Drama has to have some licence, and I am not one of those people who spends time looking for minor anachronisms or inaccuracies. It also does not stop me appreciating a film's good qualities - Enigma and Lawrence of Arabia are both really good films, in my opinion, marred by the inaccuracies, but not broken as they have a sufficient kernel of truth. What gets to me is a plot based on something known not to be true (rather than something plausible which may or may not be true), above all in films which purport to be based on historical truth. As I wrote above, it makes me shudder to think that people's knowledge of history is based on films like Braveheart. My mother taught history, and the day after TV showed "Carry On, Don't Lose Your Head" (the writers would never have considered it could possibly taken seriously), a number of pupils wrote earnestly about "The Black Fingernail rescuing French nobility" in their essays!
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Re: How much does a movie's historical inaccuracy bother you?

Postby molly1216 » Sun Oct 21, 2012 4:53 pm

a LOT.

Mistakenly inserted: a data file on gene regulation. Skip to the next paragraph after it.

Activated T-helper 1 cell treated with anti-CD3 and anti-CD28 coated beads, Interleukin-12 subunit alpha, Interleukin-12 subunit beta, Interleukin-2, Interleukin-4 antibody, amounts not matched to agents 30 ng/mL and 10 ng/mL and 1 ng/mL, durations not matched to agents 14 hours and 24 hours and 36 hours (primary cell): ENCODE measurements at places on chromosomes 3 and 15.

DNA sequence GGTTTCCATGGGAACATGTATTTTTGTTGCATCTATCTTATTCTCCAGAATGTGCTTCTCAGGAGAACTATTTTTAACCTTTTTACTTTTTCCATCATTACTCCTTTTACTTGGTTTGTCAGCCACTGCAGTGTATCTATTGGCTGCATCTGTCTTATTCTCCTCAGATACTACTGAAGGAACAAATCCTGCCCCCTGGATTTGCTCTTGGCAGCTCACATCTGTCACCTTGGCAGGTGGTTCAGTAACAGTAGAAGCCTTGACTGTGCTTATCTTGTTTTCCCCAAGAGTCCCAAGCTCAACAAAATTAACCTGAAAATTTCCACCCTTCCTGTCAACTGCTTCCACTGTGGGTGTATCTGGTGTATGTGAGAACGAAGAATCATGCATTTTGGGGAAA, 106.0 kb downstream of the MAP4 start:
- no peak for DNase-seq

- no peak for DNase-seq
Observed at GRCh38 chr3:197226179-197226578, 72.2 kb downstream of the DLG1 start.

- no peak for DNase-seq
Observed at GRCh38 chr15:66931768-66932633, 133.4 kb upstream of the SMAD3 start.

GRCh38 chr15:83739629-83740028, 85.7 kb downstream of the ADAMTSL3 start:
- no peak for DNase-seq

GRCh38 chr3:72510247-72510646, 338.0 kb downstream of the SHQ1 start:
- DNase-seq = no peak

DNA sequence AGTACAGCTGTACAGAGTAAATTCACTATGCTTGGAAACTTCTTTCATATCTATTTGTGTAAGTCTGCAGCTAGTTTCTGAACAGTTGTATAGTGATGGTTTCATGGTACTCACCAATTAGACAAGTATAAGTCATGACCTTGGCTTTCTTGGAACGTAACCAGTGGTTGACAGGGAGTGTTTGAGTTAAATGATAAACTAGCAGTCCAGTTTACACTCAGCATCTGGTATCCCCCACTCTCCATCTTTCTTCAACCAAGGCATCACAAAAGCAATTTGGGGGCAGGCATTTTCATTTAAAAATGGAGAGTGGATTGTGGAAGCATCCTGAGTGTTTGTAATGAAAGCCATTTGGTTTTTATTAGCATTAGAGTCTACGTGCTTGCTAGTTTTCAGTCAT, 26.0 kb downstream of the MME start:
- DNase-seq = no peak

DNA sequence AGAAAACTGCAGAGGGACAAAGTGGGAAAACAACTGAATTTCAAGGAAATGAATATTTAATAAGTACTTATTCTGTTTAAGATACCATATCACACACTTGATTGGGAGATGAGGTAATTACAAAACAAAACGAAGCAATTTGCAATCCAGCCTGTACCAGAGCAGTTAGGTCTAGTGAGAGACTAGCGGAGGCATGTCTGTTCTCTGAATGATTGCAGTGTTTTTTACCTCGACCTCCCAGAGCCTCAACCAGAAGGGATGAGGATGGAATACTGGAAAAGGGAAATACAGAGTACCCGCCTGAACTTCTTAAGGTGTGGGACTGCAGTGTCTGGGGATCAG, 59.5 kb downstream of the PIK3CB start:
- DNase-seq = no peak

"Isn't it enough to see that a garden is beautiful without having to believe that there are fairies at the bottom of it too?" - Douglas Adams
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Re: How much does a movie's historical inaccuracy bother you?

Postby Attrage » Wed Oct 24, 2012 5:56 pm

Firstly, great topic :)

My view: “Never let the facts get in the way of a good story.” ;)

I’m a history buff myself, but I’m also a film buff. I can of course only speak for myself, but those two things mean a) if I want the 100% historically accurate version, I will pick up a history book, and b) if the film is well made, entertaining, and doesn’t ignorantly spit on the graves of the real people involved, I forgive historical inaccuracies.